TAIPEI: The economy ministry announced on Monday that Taiwan will hike power costs by an average of 8.4% on July 1 (Friday), in response to rising global energy prices, including a 15% rise for major industrial customers.
However, following a review of power pricing, the ministry stated that costs will not rise for 97 percent of homes.
The government has attempted to mitigate the impact of inflation on consumers by limiting price increases across the board, especially for electricity.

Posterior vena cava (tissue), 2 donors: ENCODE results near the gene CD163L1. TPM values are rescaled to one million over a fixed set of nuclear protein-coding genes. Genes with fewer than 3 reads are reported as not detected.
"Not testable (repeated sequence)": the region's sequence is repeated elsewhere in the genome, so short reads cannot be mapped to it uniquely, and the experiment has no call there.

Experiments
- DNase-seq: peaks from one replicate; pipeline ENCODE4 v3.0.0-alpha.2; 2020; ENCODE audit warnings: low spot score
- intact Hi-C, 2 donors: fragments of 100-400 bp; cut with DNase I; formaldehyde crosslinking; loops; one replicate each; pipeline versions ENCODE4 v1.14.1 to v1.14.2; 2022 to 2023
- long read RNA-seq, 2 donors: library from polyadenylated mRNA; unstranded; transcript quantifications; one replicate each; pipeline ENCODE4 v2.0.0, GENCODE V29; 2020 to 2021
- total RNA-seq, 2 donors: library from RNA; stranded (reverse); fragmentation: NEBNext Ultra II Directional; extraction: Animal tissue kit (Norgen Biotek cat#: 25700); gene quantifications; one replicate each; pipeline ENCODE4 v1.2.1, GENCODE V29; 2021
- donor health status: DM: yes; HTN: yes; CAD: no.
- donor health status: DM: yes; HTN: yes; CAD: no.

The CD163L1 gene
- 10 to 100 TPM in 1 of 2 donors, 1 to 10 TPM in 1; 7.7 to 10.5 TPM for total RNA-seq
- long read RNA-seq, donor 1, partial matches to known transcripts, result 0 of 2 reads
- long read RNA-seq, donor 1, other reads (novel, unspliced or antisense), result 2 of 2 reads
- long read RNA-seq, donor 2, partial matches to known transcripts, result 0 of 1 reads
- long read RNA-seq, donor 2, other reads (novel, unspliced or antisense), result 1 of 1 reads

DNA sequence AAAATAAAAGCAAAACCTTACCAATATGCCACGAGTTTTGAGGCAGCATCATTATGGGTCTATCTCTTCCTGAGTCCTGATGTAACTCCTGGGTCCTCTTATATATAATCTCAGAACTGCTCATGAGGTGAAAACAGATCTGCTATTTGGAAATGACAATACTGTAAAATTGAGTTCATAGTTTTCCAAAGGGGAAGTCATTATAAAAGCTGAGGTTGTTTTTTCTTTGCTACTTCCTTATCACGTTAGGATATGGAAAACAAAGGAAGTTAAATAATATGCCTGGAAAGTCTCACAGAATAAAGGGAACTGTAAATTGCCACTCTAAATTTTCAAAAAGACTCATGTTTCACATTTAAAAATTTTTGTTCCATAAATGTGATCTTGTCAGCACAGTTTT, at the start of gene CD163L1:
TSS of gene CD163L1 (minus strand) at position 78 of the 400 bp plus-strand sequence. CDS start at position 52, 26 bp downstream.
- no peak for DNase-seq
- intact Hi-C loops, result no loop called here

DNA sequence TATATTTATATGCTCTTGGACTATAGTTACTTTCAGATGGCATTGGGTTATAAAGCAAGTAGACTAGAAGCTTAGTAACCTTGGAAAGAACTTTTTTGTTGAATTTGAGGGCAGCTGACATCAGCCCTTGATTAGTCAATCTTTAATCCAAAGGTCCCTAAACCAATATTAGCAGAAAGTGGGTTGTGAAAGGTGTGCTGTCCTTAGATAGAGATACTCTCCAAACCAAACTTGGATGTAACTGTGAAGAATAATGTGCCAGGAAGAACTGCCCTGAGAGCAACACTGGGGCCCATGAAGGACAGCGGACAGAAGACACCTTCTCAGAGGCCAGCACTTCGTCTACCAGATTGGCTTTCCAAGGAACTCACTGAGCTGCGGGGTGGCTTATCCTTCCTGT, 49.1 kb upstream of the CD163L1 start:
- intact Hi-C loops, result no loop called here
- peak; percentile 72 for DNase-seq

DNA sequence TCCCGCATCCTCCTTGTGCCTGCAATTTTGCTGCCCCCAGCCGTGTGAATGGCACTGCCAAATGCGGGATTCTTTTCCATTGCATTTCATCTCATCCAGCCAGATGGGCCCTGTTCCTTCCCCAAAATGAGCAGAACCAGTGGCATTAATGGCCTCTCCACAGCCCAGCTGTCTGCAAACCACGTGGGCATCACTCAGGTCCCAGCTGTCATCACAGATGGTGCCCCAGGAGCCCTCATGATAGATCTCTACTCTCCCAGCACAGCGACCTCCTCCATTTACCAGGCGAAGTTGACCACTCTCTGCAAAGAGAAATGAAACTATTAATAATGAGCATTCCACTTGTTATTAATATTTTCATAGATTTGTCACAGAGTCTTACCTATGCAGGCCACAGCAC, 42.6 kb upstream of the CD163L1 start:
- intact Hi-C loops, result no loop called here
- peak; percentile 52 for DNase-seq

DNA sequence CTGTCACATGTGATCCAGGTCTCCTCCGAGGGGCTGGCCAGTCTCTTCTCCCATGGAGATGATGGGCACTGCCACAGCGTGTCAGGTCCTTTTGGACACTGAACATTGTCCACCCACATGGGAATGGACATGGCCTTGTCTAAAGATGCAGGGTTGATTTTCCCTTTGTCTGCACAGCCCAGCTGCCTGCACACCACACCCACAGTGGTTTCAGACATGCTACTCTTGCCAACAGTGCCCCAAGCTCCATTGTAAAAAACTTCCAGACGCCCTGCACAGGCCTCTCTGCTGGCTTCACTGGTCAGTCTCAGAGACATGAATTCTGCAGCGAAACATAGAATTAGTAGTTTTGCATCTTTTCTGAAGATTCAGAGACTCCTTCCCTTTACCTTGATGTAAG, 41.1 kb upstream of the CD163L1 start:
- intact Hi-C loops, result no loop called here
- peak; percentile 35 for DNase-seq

CPC Corp., Taiwan’s state refinery, has kept the price of gasoline and natural gas artificially low for consumers, despite rising worldwide raw material costs.
For both CPC Corp and Taiwan’s state-owned power company, Taipower, this has resulted in substantial losses.
According to the economy ministry, fuel prices for Taipower are likely to rise by T$300 billion ($10.13 billion) this year.
Wang Mei-hua, Taiwan’s economy minister, said the country’s energy rates for consumers were already among the lowest in the world on Monday, just before the statement was made official.
Consumer price inflation could climb by 0.2% to 0.4% this year, according to Cathay Financial Holding’s analysts, but their predictions would have only a little impact on overall economic growth.